12. The apparatus of claim 10, wherein the first element and the second element are each one of electromagnetic coils, optical infrared light emitting diodes, optical passive reflective markers, or voltage induced coils.
13. The apparatus of claim 10, wherein the garment is configured to be coupled to the upper torso of a patient.
14. A non-transitory processor-readable medium storing code representing instructions to cause a processor to perform a process, the code comprising code to:
receive, during a first time interval, image data associated with a path of motion in three-dimensional space of a dynamic body;
receive, during the first time interval, position data based on the image data received, the position data indicating position in three-dimensional space of a first marker on a garment coupled to the dynamic body and a position in three-dimensional space of a second marker on the garment coupled to the dynamic body for a plurality of instants of time during the first time interval, the first marker being coupled to the garment at a first location, the second marker being coupled to the garment at a second location, and wherein the first and second markers change in orientation relative to each other during the first time interval;
determine a vector distance between the position of the first marker and the position of the second marker based on the position data for each instant of time from the plurality of instants of time during the first interval;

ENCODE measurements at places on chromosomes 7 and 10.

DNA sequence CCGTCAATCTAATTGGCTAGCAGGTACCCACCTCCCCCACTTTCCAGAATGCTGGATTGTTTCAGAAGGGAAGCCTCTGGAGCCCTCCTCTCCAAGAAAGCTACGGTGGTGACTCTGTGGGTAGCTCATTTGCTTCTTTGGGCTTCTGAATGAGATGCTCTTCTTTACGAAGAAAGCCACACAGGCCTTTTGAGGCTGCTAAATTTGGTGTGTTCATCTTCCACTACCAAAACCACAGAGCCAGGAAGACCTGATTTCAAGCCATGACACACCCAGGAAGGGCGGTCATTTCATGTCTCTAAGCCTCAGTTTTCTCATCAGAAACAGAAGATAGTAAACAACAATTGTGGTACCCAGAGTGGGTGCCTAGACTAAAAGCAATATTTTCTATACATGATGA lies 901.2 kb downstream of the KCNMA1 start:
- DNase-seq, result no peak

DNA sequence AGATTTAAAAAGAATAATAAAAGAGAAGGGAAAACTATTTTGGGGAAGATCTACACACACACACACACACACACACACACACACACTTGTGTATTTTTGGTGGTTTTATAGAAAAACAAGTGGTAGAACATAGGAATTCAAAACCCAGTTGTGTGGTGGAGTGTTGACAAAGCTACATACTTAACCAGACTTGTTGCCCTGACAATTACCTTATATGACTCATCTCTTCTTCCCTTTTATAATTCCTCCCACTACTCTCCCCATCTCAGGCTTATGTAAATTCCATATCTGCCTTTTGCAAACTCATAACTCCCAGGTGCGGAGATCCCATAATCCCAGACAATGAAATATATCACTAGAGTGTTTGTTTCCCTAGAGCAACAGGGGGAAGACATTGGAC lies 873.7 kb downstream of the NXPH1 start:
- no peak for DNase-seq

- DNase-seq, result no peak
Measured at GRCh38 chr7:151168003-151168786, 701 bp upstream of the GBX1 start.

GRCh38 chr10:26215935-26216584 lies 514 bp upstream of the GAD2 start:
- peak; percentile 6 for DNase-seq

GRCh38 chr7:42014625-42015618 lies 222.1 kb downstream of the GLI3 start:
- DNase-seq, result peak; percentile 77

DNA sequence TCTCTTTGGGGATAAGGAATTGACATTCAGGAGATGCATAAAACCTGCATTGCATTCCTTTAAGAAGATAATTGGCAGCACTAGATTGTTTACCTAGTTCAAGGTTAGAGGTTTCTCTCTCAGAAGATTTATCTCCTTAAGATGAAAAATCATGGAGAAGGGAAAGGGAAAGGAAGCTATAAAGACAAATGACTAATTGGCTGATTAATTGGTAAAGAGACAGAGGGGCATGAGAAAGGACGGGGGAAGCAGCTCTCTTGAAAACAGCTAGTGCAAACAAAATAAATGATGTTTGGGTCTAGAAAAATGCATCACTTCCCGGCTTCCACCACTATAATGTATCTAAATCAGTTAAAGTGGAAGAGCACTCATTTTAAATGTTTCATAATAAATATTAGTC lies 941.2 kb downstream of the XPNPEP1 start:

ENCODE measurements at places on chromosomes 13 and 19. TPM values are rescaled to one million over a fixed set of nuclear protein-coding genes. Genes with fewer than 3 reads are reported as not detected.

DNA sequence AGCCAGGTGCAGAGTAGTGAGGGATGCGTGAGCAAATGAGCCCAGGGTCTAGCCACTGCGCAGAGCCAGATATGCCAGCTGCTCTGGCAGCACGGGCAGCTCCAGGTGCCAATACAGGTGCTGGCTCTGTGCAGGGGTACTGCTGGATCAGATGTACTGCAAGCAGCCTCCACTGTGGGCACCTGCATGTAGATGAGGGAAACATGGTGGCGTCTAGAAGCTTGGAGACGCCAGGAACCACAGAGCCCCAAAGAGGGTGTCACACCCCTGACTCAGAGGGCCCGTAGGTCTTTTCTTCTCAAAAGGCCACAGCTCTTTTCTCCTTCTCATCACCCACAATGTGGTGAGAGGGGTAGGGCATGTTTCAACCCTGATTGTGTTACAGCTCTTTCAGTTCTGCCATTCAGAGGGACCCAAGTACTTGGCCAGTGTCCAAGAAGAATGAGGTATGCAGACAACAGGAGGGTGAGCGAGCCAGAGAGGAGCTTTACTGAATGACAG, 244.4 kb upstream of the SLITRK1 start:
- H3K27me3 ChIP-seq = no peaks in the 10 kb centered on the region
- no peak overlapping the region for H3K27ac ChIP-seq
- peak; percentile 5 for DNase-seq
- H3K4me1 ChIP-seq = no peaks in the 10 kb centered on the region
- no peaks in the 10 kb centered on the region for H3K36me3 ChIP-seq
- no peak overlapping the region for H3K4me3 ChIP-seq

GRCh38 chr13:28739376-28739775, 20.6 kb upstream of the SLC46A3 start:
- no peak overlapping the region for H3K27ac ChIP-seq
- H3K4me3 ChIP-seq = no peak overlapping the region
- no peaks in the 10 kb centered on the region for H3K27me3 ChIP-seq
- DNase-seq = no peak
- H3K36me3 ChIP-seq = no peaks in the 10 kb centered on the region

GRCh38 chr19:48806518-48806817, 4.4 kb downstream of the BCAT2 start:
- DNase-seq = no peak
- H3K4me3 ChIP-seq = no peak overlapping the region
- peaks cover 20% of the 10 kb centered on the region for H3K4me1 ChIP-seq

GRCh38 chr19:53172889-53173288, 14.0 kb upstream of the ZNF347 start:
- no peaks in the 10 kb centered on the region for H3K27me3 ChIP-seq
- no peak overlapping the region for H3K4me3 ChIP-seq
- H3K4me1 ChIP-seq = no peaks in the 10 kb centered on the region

receive, during a medical procedure performed during a second time interval after the first time interval, data associated with a position in three-dimensional space of a first localization element coupled to the garment at the first location and data associated with a position in three-dimensional space of a second localization element coupled to the garment at the second location, and wherein the first and second localization elements change in orientation relative to each other during the second time interval;
determine a vector distance between the first localization element and the second localization element based on the data associated with the position of the first localization element and the position of the second localization element; and
identify, from the determined vector distances between the position of the first marker and the position of the second marker, a vector distance between the position of the first marker and the position of the second marker that is substantially the same as the vector distance between the first localization element and the second localization element.